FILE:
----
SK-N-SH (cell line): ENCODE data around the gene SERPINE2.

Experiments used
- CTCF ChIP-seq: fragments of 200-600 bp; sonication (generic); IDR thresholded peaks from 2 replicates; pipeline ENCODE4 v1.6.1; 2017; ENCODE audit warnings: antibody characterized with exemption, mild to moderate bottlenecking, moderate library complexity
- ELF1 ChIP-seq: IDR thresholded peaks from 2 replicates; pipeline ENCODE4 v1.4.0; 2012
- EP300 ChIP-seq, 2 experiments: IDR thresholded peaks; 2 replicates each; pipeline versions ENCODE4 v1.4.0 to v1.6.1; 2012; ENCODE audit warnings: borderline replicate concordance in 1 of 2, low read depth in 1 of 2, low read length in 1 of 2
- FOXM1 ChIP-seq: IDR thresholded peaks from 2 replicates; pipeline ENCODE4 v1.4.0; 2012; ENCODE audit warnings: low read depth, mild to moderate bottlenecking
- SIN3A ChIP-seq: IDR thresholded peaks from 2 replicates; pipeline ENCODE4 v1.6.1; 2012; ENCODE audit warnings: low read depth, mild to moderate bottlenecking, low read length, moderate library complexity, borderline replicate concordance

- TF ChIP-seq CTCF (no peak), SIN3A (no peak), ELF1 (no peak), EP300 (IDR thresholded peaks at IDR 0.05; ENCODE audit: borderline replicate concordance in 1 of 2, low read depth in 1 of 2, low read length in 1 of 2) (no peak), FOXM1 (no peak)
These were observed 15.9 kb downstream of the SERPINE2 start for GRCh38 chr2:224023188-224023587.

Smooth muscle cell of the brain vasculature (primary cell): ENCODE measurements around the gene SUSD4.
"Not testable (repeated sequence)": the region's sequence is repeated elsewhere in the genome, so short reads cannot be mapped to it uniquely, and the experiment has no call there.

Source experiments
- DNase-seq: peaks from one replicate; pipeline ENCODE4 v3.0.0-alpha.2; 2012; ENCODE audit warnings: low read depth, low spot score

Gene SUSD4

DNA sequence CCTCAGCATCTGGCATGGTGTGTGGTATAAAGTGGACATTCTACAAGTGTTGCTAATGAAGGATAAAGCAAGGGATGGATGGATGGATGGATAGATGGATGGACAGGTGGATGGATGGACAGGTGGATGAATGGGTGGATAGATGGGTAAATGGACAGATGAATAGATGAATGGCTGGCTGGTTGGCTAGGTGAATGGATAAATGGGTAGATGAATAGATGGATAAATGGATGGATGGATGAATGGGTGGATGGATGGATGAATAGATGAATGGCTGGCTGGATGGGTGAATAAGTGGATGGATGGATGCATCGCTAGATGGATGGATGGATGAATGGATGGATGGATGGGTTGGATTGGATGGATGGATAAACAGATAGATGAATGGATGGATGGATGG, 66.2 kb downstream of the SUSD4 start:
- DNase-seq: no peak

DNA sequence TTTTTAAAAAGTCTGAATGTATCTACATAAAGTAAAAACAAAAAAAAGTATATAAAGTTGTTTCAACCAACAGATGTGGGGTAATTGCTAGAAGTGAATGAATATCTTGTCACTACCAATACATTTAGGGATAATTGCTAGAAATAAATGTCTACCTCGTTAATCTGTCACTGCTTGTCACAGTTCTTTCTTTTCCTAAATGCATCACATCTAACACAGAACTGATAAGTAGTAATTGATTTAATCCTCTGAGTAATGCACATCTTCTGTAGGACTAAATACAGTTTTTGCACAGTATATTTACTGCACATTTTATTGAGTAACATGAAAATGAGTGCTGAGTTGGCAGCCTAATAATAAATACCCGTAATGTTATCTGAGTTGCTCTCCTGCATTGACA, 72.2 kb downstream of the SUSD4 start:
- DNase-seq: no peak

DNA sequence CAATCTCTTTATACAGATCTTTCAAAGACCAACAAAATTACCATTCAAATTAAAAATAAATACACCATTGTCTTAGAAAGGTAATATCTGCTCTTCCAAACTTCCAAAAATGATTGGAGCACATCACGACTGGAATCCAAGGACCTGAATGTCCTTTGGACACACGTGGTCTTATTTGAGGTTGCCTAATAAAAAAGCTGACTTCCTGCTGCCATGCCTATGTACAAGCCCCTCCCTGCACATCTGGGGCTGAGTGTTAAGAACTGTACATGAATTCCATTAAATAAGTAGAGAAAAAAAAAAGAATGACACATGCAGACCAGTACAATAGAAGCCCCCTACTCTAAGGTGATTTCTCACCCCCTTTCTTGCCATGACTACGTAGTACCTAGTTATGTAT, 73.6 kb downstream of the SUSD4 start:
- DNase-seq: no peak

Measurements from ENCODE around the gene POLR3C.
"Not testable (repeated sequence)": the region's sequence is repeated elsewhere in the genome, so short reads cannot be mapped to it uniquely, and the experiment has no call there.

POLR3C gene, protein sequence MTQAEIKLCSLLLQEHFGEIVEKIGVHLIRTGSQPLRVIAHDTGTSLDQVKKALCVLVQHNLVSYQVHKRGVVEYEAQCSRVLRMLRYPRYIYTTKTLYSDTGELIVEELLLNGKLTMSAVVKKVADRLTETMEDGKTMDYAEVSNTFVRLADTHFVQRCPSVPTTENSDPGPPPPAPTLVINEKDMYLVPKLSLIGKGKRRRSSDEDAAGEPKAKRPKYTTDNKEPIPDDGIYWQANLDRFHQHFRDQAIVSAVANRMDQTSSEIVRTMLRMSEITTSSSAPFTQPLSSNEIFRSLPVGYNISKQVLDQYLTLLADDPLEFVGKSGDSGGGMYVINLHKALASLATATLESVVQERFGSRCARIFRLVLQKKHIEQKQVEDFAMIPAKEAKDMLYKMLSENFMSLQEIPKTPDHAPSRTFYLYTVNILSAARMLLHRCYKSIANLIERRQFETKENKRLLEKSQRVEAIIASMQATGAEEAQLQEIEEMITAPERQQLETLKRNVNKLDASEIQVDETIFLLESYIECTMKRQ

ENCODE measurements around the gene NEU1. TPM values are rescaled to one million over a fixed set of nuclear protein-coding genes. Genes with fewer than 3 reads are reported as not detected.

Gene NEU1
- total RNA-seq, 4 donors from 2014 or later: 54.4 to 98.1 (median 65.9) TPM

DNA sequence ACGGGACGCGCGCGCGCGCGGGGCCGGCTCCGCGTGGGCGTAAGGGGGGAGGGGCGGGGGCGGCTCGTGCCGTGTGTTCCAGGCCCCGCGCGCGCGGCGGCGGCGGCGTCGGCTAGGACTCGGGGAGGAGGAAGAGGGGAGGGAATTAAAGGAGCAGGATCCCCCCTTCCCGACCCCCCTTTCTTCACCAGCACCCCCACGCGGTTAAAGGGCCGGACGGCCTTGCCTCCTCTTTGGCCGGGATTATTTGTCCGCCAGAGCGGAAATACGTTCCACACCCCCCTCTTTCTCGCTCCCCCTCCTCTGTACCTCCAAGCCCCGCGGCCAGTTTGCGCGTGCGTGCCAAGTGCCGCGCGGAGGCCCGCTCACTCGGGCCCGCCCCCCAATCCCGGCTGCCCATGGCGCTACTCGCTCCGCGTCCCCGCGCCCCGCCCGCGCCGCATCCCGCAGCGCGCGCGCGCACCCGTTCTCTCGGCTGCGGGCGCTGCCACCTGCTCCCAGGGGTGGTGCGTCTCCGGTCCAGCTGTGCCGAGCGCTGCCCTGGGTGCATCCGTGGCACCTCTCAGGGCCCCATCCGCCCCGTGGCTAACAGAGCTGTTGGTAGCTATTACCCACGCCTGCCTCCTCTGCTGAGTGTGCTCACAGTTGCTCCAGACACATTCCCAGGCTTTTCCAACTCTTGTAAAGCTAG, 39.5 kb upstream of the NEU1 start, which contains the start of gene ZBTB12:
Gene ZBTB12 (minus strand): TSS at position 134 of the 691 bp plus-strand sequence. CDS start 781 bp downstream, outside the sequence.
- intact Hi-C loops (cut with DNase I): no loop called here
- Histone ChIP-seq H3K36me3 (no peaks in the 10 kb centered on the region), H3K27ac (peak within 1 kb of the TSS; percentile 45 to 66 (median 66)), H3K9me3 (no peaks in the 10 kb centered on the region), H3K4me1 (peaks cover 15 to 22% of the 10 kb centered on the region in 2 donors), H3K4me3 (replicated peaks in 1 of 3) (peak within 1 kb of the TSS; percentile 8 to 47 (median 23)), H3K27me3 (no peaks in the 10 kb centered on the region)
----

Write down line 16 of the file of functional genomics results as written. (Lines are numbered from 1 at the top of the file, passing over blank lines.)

- DNase-seq: no peak